Seeing the world with new eyes can turn the worst of times into the best of times, says teacher and tired-out mum Marie McCoy.
My three-year-old struggled to get to sleep last night. It’s the second time this has happened in the last few days and I wonder if she is under-stimulated due to missing out on pre-school, not getting enough exercise to tire her out, or if her little mind is worrying about all the strange things that are happening at the moment.
Whatever the issue, I eventually allowed her to stay up late with me to watch a film – a rare treat in our house where screen time is strictly rationed. While it spoiled my own plans for the evening – watching re-runs of ER and being in bed for 9.30pm – there was something special about cuddling together under a blanket in the dark as we watched Alvin and the Chipmunks.
It’s definitely not something I would want to do every night, but these are unprecedented times and we might on occasions have to move away from our own ‘normal’ in order to offer others the comfort they need to make the best of the situation.
‘Finding a new normal’ is a phrase we are hearing frequently at the moment from politicians, scientists, and medical professionals. Even once the lockdown is eased, social distancing measures will have to stay in place for the foreseeable future as the race to find a vaccine for COVID-19 continues.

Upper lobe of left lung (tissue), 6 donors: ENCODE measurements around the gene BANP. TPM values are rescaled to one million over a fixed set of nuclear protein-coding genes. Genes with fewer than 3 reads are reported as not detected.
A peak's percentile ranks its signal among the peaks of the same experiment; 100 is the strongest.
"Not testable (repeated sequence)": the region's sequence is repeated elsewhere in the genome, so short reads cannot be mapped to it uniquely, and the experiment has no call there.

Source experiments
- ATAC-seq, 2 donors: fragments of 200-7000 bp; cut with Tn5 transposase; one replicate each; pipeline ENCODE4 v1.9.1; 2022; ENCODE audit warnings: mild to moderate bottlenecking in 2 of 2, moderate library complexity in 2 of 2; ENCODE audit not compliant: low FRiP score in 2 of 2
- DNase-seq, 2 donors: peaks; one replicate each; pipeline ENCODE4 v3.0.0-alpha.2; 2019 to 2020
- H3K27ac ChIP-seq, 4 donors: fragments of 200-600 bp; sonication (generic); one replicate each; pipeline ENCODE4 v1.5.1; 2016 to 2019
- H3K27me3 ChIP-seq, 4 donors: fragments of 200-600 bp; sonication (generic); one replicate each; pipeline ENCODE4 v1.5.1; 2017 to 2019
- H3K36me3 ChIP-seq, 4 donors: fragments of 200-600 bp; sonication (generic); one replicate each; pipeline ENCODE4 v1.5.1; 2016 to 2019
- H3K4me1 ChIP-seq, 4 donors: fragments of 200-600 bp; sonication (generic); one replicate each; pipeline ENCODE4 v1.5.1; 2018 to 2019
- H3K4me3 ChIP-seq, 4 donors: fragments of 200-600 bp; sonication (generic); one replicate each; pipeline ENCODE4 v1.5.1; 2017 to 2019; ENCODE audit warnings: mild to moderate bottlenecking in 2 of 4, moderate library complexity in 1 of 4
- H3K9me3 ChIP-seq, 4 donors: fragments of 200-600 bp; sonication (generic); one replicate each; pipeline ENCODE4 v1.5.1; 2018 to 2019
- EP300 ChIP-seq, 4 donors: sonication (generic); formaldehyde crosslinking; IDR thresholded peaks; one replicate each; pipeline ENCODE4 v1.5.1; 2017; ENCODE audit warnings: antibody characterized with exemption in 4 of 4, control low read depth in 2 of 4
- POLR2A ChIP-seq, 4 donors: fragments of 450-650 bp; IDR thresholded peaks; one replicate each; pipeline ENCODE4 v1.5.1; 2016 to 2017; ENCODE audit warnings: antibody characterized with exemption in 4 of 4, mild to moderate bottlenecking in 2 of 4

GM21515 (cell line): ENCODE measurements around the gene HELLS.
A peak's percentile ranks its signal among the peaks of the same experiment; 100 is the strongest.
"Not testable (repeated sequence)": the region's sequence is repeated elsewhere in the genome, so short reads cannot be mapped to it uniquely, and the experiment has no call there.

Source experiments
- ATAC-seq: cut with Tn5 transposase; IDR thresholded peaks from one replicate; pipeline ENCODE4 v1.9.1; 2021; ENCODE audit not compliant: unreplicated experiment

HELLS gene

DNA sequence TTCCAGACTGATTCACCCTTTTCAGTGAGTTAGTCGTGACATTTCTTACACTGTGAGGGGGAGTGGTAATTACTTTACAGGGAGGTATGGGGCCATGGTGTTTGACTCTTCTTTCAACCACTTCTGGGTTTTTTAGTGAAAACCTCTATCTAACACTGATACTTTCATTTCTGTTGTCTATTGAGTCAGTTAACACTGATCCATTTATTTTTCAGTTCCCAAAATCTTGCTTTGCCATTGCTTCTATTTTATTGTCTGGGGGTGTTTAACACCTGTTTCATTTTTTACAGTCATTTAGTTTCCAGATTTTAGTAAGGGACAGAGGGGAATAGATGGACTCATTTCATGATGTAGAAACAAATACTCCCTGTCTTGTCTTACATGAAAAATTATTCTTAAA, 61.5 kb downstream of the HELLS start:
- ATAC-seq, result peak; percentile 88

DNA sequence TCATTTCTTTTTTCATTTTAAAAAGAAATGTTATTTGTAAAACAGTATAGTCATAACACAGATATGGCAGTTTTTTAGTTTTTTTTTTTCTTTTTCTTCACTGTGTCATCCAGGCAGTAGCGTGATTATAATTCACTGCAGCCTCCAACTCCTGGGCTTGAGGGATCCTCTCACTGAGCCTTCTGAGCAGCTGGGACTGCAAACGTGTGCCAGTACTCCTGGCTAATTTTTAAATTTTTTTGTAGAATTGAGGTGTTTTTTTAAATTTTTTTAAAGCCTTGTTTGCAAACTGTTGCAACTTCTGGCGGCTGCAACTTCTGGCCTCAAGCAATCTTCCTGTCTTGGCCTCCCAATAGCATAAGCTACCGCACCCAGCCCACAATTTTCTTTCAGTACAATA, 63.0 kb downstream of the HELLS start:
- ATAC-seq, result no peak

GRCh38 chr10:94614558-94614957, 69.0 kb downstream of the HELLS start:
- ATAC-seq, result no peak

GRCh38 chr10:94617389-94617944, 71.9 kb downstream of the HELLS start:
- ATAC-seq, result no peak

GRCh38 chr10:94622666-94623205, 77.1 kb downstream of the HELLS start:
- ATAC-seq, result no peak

As usual in a society intent on pushing us to be as perfect as possible, it comes as no surprise that the internet seems to be awash with suggestions as to what this ‘new normal’ might look like. There is a plethora of online articles advising us to use this time wisely: Learn a new language! Declutter your home! Bake! (Surely, you’ve already baked the obligatory lockdown banana bread?)
While it might help some people to be offered so many ideas as to how to fill their time, others might find this simply adds to the pressure of what is already a very stressful experience.
Those of us who are parents are also embroiled in a battle to work out how we can best continue with our children’s education without adding to their anxiety about the changes happening in their lives.
My husband and I are currently being allowed to work from home but with no childcare or extended family to rely on, the reality of this is that we have to split the day in two so that one of us can work while the other entertains our two children (aged three and one).
Despite both being teachers, neither he nor I teach early years, and although I know that everyone is in the same boat, I can’t help feeling anxious that my naturally shy older daughter is missing out on a full term at nursery. I feel under pressure to try to engage in the kind of learning activities she would have taken part in had she been there. Even though I know she is learning through play, it is the social aspect of nursery that she is missing most of all.
Yet, despite all this, I have not found lockdown the distressing and frightening experience it might have been. Several older friends and relatives have remarked to us how it must be a very challenging time to have young children, but even as I’ve politely hummed and hawed in (half hearted) agreement, I have secretly felt that having young children is the one thing that has made this experience easier.